Wednesday, September 11, 2013

Global and local aspects of causality in quantum mechanics

It contains my talk to the conference "The Time Machine Factory, [speakable, unspeakable] on Time Travel in Turin", (Turin, Italy, October 14-19, 2012). The conference was very well organized, and the list of participants was really impressive. The proceedings were recently published online at EPJ Web of Conferences. Here is the link to my paper, and to the arXiv version. Here is a link to the slides.

Quantum mechanics forces us to reconsider certain aspects of classical causality. The 'central mystery' of quantum mechanics manifests in different ways, depending on the interpretation. This mystery can be formulated as the possibility of selecting part of the initial conditions of the Universe 'retroactively'. This talk aims to show that there is a global, timeless, 'bird's view' of the spacetime, which makes this mystery more reasonable. We will review some well-known quantum effects from the perspective of global consistency.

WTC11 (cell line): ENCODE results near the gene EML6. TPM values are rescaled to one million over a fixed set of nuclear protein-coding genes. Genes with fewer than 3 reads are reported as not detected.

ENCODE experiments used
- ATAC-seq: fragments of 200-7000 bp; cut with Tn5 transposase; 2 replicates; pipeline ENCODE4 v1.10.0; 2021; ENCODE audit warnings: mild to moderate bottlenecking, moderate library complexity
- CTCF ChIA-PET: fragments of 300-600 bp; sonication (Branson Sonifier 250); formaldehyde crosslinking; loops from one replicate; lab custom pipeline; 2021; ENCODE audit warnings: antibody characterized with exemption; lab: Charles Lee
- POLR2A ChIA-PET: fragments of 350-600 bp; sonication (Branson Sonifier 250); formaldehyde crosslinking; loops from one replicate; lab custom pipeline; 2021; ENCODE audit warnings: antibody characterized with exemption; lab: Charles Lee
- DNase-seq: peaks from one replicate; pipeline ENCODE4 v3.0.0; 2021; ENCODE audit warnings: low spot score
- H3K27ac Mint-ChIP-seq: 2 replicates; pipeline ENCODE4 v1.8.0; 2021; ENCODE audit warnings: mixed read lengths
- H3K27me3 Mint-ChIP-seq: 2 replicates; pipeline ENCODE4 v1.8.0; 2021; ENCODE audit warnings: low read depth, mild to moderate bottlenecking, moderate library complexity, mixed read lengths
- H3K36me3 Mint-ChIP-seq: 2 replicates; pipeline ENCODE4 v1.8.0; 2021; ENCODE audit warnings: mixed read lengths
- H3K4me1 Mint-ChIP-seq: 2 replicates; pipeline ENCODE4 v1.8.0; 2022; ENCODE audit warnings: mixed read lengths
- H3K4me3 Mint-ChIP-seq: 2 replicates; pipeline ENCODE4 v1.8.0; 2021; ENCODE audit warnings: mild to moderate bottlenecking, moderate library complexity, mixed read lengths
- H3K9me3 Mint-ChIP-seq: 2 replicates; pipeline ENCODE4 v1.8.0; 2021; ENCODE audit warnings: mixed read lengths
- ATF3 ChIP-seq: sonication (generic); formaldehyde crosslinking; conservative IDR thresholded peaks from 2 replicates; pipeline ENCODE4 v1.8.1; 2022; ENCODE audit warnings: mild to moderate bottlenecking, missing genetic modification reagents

This picture (which I made for the slides) represents the directions used in the proof to the Kochen–Specker theorem, simplified by A. Peres, and arranged by R. Penrose in a pattern inspired by M. C. Escher's Waterfall.

This paper develops some of the ideas I presented in my essay, "The Tao of It and Bit", which qualified for the finals of the FQXi essay contest  "It from Bit or Bit from It?", 2013.


Unknown said...

So this may seem crazy - but the image against your abstract prompted me to sit upright with surprise. Your picture is uncannily similar to something in indian/hindu theology/mythology commonly referred to as 'yantra'.

Check the images against

Cristi Stoica said...

Symmetry seems to nourish our desire to find simple laws governing the complex world. It plays a tremendous role in physics, not only in arts. Some saw in symmetry a way to encode, and to make accessible, the very essence of various religious or philosophical principles.

In the present case, unlike other cases in physics, the symmetry emerged from the simplified proof of a theorem. The solution with 33 directions could be arranged in such a symmetric form. The original version, using 117 directions, and the version with the minimum number of directions, 31, are not that symmetric.

If you are interested in symmetry, maybe you will like this post.